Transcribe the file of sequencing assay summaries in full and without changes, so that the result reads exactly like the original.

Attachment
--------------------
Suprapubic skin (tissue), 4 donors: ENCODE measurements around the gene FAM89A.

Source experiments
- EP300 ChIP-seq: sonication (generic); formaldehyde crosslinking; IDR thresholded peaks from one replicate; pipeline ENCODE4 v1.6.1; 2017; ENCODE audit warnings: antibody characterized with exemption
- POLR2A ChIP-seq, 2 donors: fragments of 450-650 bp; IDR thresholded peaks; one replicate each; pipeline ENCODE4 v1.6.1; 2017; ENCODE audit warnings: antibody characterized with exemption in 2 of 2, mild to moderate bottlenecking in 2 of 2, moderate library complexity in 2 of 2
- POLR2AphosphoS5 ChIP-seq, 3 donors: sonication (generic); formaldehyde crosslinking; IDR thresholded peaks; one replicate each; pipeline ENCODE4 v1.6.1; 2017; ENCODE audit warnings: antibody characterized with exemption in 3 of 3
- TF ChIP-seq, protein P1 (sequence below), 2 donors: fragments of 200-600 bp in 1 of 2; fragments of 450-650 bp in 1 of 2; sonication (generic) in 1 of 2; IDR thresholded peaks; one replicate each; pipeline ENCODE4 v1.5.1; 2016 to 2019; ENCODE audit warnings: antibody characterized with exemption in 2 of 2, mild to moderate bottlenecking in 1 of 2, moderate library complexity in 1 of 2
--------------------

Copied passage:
Suprapubic skin (tissue), 4 donors: ENCODE measurements around the gene FAM89A.

Source experiments
- EP300 ChIP-seq: sonication (generic); formaldehyde crosslinking; IDR thresholded peaks from one replicate; pipeline ENCODE4 v1.6.1; 2017; ENCODE audit warnings: antibody characterized with exemption
- POLR2A ChIP-seq, 2 donors: fragments of 450-650 bp; IDR thresholded peaks; one replicate each; pipeline ENCODE4 v1.6.1; 2017; ENCODE audit warnings: antibody characterized with exemption in 2 of 2, mild to moderate bottlenecking in 2 of 2, moderate library complexity in 2 of 2
- POLR2AphosphoS5 ChIP-seq, 3 donors: sonication (generic); formaldehyde crosslinking; IDR thresholded peaks; one replicate each; pipeline ENCODE4 v1.6.1; 2017; ENCODE audit warnings: antibody characterized with exemption in 3 of 3
- TF ChIP-seq, protein P1 (sequence below), 2 donors: fragments of 200-600 bp in 1 of 2; fragments of 450-650 bp in 1 of 2; sonication (generic) in 1 of 2; IDR thresholded peaks; one replicate each; pipeline ENCODE4 v1.5.1; 2016 to 2019; ENCODE audit warnings: antibody characterized with exemption in 2 of 2, mild to moderate bottlenecking in 1 of 2, moderate library complexity in 1 of 2